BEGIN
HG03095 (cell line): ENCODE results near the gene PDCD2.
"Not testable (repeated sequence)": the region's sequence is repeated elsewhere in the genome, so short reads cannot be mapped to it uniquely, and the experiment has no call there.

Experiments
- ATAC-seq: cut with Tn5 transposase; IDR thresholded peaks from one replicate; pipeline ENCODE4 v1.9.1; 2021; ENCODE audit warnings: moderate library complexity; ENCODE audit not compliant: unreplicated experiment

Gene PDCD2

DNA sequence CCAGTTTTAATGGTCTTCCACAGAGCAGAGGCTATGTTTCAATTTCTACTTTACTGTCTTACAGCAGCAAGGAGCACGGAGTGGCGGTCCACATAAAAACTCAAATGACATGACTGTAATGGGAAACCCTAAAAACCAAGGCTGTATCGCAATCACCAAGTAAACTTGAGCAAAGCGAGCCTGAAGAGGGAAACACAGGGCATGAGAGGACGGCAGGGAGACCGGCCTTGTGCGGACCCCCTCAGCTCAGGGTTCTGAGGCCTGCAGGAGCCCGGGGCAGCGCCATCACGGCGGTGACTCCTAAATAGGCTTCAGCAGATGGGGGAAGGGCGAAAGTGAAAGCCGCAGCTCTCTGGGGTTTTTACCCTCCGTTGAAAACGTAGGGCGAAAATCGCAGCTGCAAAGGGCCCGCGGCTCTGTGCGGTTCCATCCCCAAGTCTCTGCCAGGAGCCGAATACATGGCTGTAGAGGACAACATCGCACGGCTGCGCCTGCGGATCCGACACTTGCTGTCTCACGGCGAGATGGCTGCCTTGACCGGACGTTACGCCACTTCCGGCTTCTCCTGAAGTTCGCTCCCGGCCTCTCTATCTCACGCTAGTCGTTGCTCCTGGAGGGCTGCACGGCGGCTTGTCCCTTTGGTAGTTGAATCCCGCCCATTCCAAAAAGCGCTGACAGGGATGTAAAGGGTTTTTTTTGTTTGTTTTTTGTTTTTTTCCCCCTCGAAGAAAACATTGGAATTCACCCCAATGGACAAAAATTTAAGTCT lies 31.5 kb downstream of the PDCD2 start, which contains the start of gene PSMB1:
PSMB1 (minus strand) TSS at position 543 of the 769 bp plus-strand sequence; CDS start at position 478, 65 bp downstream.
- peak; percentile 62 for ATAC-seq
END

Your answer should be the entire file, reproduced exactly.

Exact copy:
HG03095 (cell line): ENCODE results near the gene PDCD2.
"Not testable (repeated sequence)": the region's sequence is repeated elsewhere in the genome, so short reads cannot be mapped to it uniquely, and the experiment has no call there.

Experiments
- ATAC-seq: cut with Tn5 transposase; IDR thresholded peaks from one replicate; pipeline ENCODE4 v1.9.1; 2021; ENCODE audit warnings: moderate library complexity; ENCODE audit not compliant: unreplicated experiment

Gene PDCD2

DNA sequence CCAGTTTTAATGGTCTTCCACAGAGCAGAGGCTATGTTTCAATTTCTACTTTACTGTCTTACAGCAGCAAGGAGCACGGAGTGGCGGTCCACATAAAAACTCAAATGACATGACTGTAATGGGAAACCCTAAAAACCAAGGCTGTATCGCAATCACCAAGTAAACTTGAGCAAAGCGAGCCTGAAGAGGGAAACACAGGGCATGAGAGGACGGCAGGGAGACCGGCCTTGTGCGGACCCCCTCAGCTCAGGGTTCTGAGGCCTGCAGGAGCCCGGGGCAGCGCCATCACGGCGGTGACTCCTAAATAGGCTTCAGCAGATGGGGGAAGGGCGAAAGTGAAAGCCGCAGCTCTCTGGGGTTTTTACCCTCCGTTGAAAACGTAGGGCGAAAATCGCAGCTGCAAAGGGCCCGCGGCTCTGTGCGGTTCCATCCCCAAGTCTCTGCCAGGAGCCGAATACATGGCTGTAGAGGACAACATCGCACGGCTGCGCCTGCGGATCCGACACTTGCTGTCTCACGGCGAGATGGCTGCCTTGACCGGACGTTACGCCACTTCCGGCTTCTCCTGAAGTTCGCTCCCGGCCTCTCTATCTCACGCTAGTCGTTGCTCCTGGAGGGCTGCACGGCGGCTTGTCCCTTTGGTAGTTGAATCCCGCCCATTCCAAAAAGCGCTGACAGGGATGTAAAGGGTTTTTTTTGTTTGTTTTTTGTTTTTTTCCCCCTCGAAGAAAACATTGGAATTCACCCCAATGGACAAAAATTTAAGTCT lies 31.5 kb downstream of the PDCD2 start, which contains the start of gene PSMB1:
PSMB1 (minus strand) TSS at position 543 of the 769 bp plus-strand sequence; CDS start at position 478, 65 bp downstream.
- peak; percentile 62 for ATAC-seq